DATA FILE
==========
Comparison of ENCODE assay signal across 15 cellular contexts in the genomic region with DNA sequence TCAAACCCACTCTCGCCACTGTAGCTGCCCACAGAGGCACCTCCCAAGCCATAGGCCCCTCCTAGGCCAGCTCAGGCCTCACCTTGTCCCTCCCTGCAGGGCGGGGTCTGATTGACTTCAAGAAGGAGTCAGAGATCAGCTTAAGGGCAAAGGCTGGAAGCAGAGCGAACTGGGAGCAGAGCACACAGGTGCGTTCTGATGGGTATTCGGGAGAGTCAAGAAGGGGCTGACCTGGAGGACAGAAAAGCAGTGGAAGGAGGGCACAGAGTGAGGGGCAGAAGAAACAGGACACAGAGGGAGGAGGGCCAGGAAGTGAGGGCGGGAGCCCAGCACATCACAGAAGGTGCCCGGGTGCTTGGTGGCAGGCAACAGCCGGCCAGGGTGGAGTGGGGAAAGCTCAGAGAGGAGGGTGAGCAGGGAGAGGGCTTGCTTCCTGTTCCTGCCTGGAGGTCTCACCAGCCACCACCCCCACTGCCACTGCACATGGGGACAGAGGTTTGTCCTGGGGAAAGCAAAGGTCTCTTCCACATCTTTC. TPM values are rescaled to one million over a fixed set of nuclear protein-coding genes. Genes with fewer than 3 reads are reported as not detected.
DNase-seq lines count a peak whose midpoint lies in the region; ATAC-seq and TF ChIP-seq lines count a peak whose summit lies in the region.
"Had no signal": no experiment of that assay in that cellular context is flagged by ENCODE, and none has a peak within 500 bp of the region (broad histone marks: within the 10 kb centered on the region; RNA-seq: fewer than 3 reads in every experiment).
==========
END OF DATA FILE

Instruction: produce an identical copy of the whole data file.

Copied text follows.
Comparison of ENCODE assay signal across 15 cellular contexts in the genomic region with DNA sequence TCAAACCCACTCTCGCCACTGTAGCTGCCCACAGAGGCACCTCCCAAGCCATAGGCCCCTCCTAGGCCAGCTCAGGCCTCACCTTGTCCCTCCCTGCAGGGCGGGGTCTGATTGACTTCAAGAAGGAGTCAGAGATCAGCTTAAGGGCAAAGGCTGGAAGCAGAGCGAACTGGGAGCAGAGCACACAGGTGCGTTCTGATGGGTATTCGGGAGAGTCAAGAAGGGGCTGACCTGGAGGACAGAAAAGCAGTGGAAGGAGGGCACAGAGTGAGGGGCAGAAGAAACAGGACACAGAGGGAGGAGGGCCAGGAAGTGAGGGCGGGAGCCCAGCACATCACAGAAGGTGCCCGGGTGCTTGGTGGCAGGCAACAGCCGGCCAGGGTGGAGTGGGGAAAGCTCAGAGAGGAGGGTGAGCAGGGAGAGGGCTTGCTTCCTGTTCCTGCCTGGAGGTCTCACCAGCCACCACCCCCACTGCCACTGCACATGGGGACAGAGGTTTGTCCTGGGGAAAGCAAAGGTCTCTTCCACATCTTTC. TPM values are rescaled to one million over a fixed set of nuclear protein-coding genes. Genes with fewer than 3 reads are reported as not detected.
DNase-seq lines count a peak whose midpoint lies in the region; ATAC-seq and TF ChIP-seq lines count a peak whose summit lies in the region.
"Had no signal": no experiment of that assay in that cellular context is flagged by ENCODE, and none has a peak within 500 bp of the region (broad histone marks: within the 10 kb centered on the region; RNA-seq: fewer than 3 reads in every experiment).